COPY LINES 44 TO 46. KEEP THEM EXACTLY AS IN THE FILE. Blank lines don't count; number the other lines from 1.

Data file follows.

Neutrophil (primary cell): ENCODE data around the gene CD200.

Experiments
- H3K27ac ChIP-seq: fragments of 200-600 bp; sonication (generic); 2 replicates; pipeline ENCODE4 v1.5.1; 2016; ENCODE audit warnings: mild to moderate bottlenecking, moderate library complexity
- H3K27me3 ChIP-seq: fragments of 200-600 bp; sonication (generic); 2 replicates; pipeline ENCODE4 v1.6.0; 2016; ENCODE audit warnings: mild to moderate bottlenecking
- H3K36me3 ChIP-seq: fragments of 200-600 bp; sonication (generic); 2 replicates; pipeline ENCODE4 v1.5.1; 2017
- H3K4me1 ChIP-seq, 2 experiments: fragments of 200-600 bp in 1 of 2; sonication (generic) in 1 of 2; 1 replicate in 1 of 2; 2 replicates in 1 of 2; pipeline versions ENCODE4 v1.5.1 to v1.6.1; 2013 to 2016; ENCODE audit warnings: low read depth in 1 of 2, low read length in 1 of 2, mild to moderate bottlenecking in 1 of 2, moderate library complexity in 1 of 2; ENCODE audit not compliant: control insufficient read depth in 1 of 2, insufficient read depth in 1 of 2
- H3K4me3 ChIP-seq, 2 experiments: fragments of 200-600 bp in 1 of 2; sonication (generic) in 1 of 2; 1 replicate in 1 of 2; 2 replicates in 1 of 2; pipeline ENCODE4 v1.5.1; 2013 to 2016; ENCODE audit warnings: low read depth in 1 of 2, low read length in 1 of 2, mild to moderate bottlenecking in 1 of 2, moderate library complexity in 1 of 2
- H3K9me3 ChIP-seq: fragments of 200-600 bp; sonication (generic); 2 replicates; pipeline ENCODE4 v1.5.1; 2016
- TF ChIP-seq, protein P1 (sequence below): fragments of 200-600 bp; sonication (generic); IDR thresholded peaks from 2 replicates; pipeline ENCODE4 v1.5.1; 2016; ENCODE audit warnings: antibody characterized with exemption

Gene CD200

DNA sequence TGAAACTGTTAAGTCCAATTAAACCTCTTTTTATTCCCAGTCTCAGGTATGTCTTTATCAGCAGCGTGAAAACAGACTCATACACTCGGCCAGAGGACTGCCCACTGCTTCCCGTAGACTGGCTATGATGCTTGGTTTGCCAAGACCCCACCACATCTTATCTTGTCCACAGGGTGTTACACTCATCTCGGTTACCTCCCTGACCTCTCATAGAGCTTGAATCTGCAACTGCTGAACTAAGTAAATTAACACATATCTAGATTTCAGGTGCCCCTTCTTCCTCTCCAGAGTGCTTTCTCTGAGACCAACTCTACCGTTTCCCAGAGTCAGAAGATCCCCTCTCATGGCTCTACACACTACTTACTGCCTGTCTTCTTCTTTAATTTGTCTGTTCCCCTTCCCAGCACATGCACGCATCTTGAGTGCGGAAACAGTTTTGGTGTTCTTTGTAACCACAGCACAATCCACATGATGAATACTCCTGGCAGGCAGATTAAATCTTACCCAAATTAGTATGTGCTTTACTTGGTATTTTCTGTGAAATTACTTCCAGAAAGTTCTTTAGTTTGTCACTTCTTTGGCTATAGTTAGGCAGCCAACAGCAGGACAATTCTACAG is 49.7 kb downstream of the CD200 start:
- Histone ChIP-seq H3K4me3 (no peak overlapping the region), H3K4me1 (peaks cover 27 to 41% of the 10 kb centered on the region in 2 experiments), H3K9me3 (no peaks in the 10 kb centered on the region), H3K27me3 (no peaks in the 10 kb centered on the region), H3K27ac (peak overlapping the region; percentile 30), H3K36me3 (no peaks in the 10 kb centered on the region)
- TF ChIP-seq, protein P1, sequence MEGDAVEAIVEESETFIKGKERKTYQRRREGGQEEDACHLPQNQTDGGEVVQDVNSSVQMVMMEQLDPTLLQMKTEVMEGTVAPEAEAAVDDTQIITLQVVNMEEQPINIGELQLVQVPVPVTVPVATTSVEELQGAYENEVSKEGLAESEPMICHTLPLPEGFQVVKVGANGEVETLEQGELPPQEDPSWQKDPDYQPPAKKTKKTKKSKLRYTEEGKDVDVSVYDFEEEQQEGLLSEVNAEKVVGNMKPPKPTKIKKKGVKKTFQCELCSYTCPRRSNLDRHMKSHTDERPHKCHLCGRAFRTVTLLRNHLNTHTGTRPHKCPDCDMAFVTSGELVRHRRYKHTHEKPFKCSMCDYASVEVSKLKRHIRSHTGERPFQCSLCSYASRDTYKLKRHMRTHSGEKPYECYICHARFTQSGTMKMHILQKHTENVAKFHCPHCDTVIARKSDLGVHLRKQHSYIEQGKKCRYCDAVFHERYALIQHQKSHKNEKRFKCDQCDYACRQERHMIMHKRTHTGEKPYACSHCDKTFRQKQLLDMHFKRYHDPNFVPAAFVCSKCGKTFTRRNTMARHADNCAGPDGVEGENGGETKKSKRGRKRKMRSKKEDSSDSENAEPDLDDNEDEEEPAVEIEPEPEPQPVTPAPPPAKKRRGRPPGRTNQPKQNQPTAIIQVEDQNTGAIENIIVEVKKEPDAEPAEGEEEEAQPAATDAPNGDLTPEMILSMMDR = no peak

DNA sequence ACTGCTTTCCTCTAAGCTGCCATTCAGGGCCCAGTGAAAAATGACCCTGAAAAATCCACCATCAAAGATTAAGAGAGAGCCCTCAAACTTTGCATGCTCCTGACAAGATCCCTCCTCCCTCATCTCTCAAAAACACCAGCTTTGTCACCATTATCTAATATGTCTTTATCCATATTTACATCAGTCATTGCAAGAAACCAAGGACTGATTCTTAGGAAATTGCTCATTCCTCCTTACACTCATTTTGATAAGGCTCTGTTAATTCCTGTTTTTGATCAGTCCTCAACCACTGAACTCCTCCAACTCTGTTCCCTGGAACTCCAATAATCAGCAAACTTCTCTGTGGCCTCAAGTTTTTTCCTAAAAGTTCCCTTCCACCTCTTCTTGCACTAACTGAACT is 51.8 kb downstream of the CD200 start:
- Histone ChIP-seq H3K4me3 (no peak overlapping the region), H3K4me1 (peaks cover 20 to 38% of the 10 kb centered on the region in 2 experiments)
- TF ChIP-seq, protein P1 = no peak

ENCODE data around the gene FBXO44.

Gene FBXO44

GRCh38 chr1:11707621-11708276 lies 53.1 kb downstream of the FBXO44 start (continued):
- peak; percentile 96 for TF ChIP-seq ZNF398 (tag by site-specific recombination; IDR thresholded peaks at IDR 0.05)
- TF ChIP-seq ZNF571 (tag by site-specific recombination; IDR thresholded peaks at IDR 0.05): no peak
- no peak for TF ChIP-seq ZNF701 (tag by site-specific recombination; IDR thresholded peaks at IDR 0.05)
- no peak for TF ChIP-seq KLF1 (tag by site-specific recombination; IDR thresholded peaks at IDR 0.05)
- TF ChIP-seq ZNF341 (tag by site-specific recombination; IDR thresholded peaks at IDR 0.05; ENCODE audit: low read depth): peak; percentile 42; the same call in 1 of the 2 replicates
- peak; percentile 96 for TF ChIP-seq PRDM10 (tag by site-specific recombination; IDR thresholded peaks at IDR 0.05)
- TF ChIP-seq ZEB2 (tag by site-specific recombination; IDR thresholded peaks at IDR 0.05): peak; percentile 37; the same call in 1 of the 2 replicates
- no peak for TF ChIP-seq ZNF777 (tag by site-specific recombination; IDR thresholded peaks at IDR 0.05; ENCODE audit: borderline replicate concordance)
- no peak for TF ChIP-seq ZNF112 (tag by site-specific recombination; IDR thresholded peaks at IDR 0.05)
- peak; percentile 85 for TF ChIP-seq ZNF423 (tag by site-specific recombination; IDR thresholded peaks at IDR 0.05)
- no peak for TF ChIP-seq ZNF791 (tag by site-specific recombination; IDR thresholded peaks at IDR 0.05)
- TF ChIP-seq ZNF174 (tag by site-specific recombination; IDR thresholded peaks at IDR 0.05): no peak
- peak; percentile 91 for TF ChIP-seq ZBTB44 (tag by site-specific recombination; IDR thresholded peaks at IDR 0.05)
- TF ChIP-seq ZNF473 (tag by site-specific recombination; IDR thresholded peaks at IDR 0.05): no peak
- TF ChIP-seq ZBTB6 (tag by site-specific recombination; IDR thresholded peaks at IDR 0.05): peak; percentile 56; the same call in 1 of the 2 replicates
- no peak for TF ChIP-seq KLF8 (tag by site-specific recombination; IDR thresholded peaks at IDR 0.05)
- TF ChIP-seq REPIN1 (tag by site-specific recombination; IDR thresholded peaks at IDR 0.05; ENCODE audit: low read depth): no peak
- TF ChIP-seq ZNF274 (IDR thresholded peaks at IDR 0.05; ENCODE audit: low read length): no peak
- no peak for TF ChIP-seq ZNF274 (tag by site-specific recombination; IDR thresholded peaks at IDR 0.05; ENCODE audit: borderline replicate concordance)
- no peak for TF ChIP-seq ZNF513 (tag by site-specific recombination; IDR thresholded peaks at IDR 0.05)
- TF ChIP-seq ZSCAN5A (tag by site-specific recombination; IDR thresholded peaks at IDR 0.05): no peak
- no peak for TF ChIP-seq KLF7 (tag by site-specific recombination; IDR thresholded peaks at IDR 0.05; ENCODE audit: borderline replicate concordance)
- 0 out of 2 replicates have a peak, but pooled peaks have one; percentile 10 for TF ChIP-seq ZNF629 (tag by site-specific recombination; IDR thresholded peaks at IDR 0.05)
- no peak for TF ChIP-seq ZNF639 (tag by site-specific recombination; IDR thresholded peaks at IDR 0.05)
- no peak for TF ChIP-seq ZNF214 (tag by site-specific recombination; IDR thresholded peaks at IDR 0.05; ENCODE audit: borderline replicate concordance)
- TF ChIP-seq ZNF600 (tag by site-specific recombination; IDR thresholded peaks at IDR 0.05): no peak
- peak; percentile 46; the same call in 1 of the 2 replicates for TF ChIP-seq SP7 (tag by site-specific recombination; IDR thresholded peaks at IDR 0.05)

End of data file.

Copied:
- no peak for TF ChIP-seq ZNF214 (tag by site-specific recombination; IDR thresholded peaks at IDR 0.05; ENCODE audit: borderline replicate concordance)
- TF ChIP-seq ZNF600 (tag by site-specific recombination; IDR thresholded peaks at IDR 0.05): no peak
- peak; percentile 46; the same call in 1 of the 2 replicates for TF ChIP-seq SP7 (tag by site-specific recombination; IDR thresholded peaks at IDR 0.05)